There is a long, documented history in the United States of highways being built directly through or next to communities of color, causing direct harm. Manchester presents a unique history, however, because the neighborhood was not majority-Black before highway construction (Holland 2019). Whereas many highway projects of this era were intentionally routed through redlined and predominantly Black neighborhoods, Route 65 tore through a neighborhood that became majority-Black as a result of its construction and the activism and instability it sparked. There was some successful resistance of urban highway construction during the 1950s and 1960s, but not in Manchester. Many community members fought against the highway but were dismissed and ignored, for the sake of a project that hoped to bridge the city with the surrounding predominantly white and wealthy suburbs. Manchester Citizens Corporation, Mobilify’s sponsor and partner, was founded not long after demolition that made way for the highway began, in large part as a response to the neighborhood erasure, blight and instability the highway was causing.

Project 19/65: a Boulevard of Better Dreams

Mobilify, MCC, and other regional partners and community organizers are reimagining Rt. 65’s Manchester/Chateau section, with the goal reuniting these vitally important neighborhoods. We call this Project 19/65, paying homage to MCC’s founding and initial charge and the highways Rts. 19 & 65 designations.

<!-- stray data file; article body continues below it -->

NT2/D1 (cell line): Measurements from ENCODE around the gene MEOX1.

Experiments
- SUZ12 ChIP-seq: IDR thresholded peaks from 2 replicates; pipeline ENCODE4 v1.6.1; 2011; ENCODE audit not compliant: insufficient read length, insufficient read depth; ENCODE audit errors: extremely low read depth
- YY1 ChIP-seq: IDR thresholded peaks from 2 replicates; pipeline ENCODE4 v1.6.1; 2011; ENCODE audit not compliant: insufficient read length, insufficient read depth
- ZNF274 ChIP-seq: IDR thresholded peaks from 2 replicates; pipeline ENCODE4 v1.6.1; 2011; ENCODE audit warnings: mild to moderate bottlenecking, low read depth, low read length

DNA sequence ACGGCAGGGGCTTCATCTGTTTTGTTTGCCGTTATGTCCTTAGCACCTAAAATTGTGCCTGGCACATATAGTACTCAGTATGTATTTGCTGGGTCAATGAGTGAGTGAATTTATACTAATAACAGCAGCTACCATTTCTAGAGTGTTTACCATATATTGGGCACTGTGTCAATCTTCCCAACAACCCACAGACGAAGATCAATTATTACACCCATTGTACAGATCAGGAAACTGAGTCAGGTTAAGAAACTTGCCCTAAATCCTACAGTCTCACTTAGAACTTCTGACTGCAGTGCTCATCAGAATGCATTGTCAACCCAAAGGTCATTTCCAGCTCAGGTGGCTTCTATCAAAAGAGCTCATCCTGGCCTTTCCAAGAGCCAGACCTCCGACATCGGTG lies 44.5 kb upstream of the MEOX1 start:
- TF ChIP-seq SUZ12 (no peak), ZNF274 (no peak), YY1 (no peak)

Project 19/65 has two phases:

  • In the near term, Juniata Street becomes a portal and a place that connects two neighborhoods, not just two sides of the highway. This will feature a community gathering space for commercial businesses, markets, and festivals. Additionally, the parallel, adjacent Beaver and Chateau become safer to walk along and cross via lane narrowing, curb extensions, and other traffic calming and control devices.
  • In the long-term vision, Ohio River Boulevard becomes a real boulevard. Through Manchester, the elevated freeway becomes an at-grade boulevard. The vision features street grid reconnections, streetlights to control traffic and speeds, dedicated rapid transit lanes, expanded and safe bike and pedestrian access, spaces for development and green areas, and easy access from Manchester to Chateau. This is part of the Manchester-Chateau Neighborhood Plan and has been evaluated carefully through the Transit Revitalization Investment District study, sponsored by the City of Pittsburgh and Manchester Citizens Corporation.

It was important for Mayor Gainey to see the impact that community activists and leaders have had in Manchester. The work they’ve done to reduce blight, improve social service systems, and create opportunity in the neighborhood is immense. What would take the future of Manchester to the next level, is serious support and steps toward the removal of Route 65. At Mobilify, we are honored to work with community partners as we all push for action on this vital project.









This Area is Widget-Ready

You can place here any widget you want!

You can also display any layout saved in Divi Library.

Let’s try with contact form: